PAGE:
Legacy of wit and wisdom

Funeral: About 2,000 mourners pay their respects to slain Monsignor Thomas W. Wells, remembering him as a dedicated, concerned cleric.

June 14, 2000|By Timothy B. Wheeler | Timothy B. Wheeler,SUN STAFF

BOWIE - In a final outpouring of sadness, laughter and prayer, Monsignor Thomas W. Wells' parishioners, family and fellow priests bade farewell yesterday to the popular Germantown pastor, who was stabbed to death in his rectory last week.

Nearly 2,000 mourners crowded into Sacred Heart Church under misty gray skies for the 56-year-old priest's funeral Mass, celebrated by Cardinal James A. Hickey, archbishop of Washington. Three other bishops and about 200 priests, nuns and other Roman Catholic leaders also attended, along with local and state elected officials.

"Truly, we gather in sadness," said Cardinal Hickey, who recalled "Father Tom" as a caring, dedicated cleric. "But above all, we gather in faith, hope and love."

Monsignor Wells, who had been pastor of Mother Seton Church in Germantown for 17 months, was found dead in his second-floor bedroom early Thursday after he failed to appear for morning Mass. His death stunned the Catholic community in Montgomery and Prince George's counties, where he had served five parishes during the past 29 years. Montgomery police are searching for clues to his killer.

Friends and family members who spoke at the funeral focused on his legacy of wit and wisdom, rather than on the circumstances of his death.

"Tom, you always said the goal of life is heaven," said the Rev. James M. Stack, whose voice quavered at times as he recalled golfing, traveling and worshipping with his close friend and mentor.

Monsignor Wells loved to joke, but he took the church seriously, Father Stack said, adding, "This is where we will continue to meet our friend."

Monsignor Wells was last seen Wednesday night entering the rectory after returning from a wake for the father of Father Stack, who died last week.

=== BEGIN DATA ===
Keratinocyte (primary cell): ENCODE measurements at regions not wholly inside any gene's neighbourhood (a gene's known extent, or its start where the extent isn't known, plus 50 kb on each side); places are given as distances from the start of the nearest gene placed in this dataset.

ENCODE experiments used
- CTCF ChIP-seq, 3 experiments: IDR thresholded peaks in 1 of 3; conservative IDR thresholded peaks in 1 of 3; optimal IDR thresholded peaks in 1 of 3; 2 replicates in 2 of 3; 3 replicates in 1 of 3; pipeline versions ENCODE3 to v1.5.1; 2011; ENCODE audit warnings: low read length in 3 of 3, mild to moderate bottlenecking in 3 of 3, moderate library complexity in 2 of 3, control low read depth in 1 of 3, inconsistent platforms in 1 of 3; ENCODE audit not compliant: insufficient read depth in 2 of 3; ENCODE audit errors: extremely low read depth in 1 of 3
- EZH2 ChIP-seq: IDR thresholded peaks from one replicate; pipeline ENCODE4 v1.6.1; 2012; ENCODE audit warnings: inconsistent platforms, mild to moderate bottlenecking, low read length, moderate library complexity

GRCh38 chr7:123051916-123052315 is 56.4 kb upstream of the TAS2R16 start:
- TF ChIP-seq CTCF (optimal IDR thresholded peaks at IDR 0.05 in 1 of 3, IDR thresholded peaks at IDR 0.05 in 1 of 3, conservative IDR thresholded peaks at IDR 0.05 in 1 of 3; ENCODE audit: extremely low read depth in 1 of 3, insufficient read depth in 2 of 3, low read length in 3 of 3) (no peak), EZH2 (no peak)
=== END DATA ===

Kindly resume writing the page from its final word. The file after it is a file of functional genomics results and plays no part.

Dan Wells, the slain priest's brother, said he had a "larger-than-life personality" that inspired others. "He seemed to be everywhere," his brother said, spending 14- and 16-hour days counseling troubled teen-agers, visiting the sick, helping fellow priests and marrying couples. Monsignor Wells was scheduled to perform three weddings in coming weeks at Sacred Heart, his first parish, though he had not served there for 25 years.

Kevin Wells, one of the monsignor's 21 nephews and nieces, said the killing has robbed the large family of its "ringleader," who officiated at family weddings and said Mass during holidays and vacations.

"Now, in the aftermath of his senseless death, we're put to the ultimate test of forgiveness," Kevin Wells said. He expressed the hope that his uncle's example would inspire others to enter the priesthood.

After the service, mourners streamed through woods to the cemetery where Monsignor Wells was buried beside the 18th-century Chapel on the Hill. A bagpiper played "Amazing Grace" to conclude the funeral, then mourners pressed forward to lay flowers on the casket.

Many in attendance told how the departed priest had touched their lives.

Air Force Col. George Coyle of Crofton said he plans to help at a summer religious retreat in Southern Maryland, where he had spent time with the priest.

Colonel Coyle's daughter, 12-year-old Claire, recalled how Monsignor Wells taught children hymns at the gathering, leavened by a spirited singing of the theme song for the McDonald's restaurant chain.

The funeral had special poignancy for the Rev. Brian Kane, 26, whose ordination Monsignor Wells attended in Lincoln, Neb., two weeks ago.

The Silver Spring native said Monsignor Wells had taught him in school and encouraged him to enter the seminary years ago.

"It's a very sad but an inspiring way for me to begin my priesthood," Father Kane said.

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